6. Have other activities

I had free chai and a book quiz at the end… trust me, I got a lot of people sticking around for this. Just a fun book quiz at the end gives people reasons to hang out for longer, and you get the time to actually mingle and have conversations instead of having people simply rushing out.

Now for the good stuff… all the “don’t do this next time” that I got out of it.

1. Don’t try and do everything singlehandedly

If you can’t find a co-host, simply get a friend to help you. It’ll make things a lot easier, and you’ll find time to actually sit and enjoy the event. Thankfully I had a friend helping me out (the same one who put up a pop-up corner), however, it would have been great to have another person simply dealing with the raffles, and the photo clicking, so that I would have gotten more time to talk to the people who were attending the book swap.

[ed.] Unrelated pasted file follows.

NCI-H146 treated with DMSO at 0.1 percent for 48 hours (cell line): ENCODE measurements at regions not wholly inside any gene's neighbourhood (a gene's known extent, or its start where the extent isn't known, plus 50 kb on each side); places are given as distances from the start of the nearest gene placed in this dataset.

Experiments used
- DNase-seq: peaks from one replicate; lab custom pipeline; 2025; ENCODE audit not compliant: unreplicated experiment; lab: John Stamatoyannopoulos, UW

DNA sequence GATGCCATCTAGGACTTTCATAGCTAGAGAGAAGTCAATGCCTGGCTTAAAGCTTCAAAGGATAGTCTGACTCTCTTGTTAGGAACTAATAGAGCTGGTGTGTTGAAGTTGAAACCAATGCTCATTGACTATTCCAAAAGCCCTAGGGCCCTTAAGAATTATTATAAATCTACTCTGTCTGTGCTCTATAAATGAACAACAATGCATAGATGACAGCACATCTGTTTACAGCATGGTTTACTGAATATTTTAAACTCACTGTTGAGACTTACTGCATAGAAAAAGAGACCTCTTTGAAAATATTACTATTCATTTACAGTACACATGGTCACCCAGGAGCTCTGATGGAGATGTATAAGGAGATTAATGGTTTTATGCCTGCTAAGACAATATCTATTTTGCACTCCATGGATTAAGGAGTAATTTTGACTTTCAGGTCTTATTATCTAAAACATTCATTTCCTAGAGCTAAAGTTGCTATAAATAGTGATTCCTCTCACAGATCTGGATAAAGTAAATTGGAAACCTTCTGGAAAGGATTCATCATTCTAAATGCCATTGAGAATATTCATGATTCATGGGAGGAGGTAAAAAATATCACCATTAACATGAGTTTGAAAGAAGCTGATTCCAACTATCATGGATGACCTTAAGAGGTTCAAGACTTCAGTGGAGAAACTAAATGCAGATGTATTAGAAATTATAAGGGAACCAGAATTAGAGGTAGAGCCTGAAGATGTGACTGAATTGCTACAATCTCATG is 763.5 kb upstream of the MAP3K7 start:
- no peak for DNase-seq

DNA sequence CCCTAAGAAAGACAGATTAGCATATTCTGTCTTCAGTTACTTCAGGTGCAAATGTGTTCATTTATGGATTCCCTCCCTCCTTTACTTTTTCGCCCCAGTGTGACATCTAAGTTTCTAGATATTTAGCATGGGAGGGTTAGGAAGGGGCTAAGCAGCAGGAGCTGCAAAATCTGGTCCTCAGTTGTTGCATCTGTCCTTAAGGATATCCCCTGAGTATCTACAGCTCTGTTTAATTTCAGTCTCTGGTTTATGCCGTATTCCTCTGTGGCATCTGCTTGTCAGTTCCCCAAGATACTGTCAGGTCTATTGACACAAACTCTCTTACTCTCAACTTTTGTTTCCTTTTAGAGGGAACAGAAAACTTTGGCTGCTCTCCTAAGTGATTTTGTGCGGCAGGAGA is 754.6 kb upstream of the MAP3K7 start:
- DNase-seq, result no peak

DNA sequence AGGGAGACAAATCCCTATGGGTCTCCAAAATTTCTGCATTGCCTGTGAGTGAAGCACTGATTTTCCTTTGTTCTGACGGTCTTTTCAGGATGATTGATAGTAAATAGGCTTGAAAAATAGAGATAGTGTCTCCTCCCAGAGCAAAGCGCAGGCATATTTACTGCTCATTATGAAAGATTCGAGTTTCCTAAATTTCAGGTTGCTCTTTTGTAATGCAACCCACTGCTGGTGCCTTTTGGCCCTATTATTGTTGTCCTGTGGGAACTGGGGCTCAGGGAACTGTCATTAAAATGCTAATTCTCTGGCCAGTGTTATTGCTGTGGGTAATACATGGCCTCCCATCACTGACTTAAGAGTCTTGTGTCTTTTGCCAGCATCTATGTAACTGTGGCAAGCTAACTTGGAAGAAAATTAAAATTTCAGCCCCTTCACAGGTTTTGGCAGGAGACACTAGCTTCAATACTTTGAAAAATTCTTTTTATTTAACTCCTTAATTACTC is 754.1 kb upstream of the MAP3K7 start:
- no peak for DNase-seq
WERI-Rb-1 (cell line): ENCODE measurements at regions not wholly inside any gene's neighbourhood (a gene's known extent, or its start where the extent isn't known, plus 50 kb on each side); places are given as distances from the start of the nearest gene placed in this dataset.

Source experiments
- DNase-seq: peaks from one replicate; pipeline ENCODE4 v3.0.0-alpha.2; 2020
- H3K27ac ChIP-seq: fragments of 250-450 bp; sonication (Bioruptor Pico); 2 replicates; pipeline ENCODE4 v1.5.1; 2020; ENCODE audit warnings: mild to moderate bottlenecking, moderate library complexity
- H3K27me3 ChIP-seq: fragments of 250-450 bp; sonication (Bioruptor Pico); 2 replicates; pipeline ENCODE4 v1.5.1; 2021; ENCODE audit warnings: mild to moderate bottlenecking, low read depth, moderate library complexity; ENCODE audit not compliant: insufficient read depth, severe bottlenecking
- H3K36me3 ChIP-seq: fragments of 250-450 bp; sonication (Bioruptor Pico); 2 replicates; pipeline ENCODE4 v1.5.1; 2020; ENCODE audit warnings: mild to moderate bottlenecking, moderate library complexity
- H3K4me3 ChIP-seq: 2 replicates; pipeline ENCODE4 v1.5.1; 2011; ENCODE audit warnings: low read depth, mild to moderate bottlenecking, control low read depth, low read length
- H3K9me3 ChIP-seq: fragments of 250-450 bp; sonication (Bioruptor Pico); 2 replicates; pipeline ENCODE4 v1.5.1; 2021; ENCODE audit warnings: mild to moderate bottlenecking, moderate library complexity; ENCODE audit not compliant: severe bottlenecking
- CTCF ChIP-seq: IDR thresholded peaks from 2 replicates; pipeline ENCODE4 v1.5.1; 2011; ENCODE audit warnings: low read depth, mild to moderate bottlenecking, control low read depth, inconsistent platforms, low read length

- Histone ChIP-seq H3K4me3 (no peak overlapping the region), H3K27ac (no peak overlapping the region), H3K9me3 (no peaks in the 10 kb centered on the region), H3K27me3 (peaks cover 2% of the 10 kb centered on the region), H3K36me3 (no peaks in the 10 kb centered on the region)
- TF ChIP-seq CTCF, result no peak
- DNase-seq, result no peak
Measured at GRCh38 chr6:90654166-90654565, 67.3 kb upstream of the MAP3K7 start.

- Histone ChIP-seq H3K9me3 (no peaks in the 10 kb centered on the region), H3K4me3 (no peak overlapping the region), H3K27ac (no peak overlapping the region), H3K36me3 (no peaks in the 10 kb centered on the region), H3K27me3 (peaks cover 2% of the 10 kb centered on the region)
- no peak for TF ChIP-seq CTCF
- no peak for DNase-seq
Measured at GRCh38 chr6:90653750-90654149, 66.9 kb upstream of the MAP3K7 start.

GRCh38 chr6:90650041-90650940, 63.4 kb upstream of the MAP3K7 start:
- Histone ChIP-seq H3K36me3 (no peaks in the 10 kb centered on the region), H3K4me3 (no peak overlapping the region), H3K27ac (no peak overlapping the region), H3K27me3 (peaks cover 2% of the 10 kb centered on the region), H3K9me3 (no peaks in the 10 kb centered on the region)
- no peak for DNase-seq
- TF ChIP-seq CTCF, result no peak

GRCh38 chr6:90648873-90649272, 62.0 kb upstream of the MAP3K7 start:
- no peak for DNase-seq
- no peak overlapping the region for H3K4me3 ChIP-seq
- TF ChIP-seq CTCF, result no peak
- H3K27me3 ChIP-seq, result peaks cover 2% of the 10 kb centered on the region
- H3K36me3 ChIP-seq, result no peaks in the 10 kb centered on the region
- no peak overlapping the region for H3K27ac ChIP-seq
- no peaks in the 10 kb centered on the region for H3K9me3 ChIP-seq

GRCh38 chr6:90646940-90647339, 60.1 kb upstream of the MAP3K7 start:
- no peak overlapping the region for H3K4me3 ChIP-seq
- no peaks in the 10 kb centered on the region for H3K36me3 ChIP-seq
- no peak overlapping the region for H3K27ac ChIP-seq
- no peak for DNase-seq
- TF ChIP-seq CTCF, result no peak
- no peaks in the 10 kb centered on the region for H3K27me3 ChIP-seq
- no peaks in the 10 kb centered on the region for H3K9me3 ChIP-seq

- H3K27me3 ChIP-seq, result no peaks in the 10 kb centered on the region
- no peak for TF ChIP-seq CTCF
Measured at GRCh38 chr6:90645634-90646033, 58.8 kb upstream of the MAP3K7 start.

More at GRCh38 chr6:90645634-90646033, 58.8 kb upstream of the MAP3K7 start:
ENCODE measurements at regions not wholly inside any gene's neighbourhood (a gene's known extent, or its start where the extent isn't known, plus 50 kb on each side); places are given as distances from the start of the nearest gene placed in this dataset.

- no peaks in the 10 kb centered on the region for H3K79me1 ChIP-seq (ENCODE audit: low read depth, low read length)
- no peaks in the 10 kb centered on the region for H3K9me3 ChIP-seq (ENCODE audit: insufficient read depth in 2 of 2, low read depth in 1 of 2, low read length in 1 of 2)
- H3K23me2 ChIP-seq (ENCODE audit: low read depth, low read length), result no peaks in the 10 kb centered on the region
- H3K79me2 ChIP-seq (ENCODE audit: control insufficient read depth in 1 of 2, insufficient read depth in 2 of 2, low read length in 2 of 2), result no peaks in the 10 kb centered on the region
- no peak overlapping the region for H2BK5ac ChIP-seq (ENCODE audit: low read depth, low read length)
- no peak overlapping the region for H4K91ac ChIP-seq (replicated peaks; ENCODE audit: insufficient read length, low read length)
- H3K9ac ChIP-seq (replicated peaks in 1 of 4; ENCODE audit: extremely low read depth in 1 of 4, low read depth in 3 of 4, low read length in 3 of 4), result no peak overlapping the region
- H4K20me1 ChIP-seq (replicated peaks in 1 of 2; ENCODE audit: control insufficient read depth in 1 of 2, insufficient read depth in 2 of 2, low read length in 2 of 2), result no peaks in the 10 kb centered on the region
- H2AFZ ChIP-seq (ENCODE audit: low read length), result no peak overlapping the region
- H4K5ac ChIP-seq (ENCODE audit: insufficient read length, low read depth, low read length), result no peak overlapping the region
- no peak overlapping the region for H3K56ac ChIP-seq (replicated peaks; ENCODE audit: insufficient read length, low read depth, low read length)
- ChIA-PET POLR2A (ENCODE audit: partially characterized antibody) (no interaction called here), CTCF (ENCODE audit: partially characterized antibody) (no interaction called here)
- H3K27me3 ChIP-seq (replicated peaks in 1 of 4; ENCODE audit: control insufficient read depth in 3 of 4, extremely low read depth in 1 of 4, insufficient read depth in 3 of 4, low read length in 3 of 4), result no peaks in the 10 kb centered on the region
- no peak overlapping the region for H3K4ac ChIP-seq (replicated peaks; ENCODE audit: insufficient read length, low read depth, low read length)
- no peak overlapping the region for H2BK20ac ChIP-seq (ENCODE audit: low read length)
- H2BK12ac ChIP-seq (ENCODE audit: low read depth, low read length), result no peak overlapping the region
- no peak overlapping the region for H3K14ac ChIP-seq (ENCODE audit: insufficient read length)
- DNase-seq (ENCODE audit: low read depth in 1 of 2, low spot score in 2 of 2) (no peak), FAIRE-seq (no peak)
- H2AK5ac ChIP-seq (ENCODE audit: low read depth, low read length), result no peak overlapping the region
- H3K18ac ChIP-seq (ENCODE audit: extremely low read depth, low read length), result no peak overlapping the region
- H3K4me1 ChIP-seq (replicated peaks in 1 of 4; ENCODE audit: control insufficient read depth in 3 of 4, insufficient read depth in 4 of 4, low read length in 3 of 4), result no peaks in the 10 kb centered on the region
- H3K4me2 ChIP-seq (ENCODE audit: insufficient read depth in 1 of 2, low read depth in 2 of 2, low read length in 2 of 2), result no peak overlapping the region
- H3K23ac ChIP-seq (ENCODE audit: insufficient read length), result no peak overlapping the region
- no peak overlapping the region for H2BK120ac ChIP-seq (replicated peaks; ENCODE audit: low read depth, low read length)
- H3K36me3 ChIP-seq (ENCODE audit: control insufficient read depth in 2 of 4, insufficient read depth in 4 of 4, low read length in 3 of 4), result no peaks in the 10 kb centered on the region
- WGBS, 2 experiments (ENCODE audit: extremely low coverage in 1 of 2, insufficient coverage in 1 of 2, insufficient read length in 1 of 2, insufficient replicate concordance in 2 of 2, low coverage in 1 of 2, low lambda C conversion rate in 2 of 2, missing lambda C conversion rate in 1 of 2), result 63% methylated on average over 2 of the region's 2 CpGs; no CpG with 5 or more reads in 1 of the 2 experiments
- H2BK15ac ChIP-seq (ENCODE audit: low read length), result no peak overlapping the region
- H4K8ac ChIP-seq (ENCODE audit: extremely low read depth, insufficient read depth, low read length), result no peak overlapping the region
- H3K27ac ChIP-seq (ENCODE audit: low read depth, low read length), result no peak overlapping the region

2. Be super active on social media during the event

Because I was doing everything on my own, it got hard to stay on top of my social media game, during the event. Turns out I missed a lot of calls and messages from people asking me for the address, and event details. I also think posting photos from the event as it happened would have definitely tempted a few more people to come. For February, I am surely getting either a co-host or something to help me with social media and event management the next time. Interested? 

3. Have a rule regarding the books